which problems are in P
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versus are in say EXP minus P.
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So to formalize
this a little bit,
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I'm going to draw
a picture, which
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is a bit of a
simplification of reality,
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but for the purposes of
this class will suffice,
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and I think is a
really helpful way
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to think about things, which
is to have a big axis for--
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a single axis for, how
hard is your problem,
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what is the difficulty
of solving your problem?
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And I want to be sure to leave--
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so the easiest
problems are over here.
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And each problem is
a dot on this axis.
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Hardest problems are
way down the line.
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And I want to make sure to leave
enough space for all the things
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that I care about.
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So P, I'm just going to
call this segment up front.
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And then I'm going
to have a bigger
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thing for exponential time.
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So this is just to say that
P is nested inside EXP.
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Every problem that can be
solved in polynomial time
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can also be solved
in exponential time
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because polynomial is less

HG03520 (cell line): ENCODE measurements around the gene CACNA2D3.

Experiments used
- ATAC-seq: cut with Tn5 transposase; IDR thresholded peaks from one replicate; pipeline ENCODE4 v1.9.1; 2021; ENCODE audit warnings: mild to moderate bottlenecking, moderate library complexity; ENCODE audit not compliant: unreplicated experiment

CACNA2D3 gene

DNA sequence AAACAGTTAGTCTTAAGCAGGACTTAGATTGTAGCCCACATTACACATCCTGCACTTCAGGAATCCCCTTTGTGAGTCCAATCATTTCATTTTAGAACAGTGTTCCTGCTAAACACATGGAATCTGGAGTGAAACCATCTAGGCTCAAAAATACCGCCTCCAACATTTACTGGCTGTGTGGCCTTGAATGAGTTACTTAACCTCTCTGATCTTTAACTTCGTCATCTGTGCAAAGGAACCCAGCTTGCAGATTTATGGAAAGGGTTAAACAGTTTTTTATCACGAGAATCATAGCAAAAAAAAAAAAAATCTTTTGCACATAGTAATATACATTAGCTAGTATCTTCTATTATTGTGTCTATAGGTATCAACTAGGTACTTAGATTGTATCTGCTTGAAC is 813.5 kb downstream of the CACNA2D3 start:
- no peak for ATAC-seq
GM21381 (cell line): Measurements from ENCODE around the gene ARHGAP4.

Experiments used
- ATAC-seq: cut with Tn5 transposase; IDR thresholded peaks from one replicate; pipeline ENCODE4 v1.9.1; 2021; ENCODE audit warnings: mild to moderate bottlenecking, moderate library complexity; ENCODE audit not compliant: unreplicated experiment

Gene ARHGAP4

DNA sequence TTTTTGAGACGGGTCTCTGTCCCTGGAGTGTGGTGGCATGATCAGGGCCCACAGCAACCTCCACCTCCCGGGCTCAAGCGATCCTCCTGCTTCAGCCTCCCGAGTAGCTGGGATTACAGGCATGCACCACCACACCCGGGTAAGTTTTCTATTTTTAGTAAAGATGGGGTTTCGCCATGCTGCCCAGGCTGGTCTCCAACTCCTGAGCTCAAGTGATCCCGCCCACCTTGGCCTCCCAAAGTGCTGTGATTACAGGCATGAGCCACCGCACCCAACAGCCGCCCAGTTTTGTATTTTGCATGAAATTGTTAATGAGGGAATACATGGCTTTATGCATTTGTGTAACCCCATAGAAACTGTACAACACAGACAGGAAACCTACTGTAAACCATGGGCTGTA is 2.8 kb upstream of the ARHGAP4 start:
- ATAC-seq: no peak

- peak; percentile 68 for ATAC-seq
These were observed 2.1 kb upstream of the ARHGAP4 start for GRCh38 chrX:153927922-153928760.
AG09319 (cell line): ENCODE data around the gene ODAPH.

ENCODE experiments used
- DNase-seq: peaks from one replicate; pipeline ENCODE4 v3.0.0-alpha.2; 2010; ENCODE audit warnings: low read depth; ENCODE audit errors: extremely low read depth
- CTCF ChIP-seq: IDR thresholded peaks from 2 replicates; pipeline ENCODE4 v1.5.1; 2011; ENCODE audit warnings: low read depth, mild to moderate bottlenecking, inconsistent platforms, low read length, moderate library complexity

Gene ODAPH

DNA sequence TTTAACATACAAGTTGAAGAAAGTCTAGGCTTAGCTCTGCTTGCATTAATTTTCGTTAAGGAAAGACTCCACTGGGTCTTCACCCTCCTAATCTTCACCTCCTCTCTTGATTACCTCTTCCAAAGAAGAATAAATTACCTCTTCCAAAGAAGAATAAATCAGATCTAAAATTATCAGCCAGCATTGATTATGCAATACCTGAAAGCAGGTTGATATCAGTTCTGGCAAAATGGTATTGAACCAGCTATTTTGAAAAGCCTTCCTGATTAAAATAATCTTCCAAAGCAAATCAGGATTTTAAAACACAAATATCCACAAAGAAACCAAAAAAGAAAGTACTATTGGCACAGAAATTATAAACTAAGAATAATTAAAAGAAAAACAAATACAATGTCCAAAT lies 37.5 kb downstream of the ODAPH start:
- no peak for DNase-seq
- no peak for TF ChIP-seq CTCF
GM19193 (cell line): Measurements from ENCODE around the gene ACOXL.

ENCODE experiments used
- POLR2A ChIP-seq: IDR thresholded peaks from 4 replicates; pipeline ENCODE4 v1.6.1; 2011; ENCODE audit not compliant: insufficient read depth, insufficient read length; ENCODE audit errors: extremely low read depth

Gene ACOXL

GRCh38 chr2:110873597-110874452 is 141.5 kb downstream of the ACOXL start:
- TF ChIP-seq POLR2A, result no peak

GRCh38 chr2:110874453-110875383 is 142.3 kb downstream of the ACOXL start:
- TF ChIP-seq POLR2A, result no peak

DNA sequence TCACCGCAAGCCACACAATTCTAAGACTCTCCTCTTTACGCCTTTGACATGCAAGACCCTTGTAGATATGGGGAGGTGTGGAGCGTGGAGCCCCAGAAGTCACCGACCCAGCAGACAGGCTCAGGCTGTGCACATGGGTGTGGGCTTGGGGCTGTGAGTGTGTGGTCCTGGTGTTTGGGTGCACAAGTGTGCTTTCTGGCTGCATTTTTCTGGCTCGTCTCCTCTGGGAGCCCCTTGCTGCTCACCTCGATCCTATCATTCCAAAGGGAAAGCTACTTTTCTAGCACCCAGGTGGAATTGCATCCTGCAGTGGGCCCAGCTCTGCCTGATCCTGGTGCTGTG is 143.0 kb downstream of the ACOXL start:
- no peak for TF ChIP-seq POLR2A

than or equal to exponential.
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These are just upper bounds.
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Being an EXP means you're
somewhere from this line
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to the left.
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Being in P means you're
somewhere from this line
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to the left, in
terms of difficulty.
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But formally, we would write
P is contained in EXP as sets.
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In fact, they're also known to
be different from each other.
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There are problems that can be
solved in exponential time that
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cannot be solved
in polynomial time.
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For example-- I'll
put that here, sure.
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For example, n by n chess
is in exponential time,
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but not polynomial time.
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So what is the n
by chess problem?
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This is, I give you
an n by n chessboard,
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and I describe to
you a position.
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Here's where all the
white pieces are.
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Here's where all the
black pieces are.
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You can have an arbitrary number
of queens and bishops and pawns
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of each color, of
course, up to n
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squared of them so they
don't overlap each other.
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And I want to know, does
white win from this position?
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Let's say it's white to move.
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Can white win?
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And that problem can be
solved in an exponential time
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by exploring the entire
tree of all possible games.
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But it cannot-- but you can
prove that it cannot be solved
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in polynomial time.
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So that's a nice example.
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A more positive
example, so to speak,
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is negative weight
cycle detection.
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I guess it's literally negative,
but it's morally positive.
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Negative weight cycle detection
is the following problem.
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I give you a graph, a
directed graph with weights,
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and I want to know, does
it have a negative weight
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cycle, yes or no?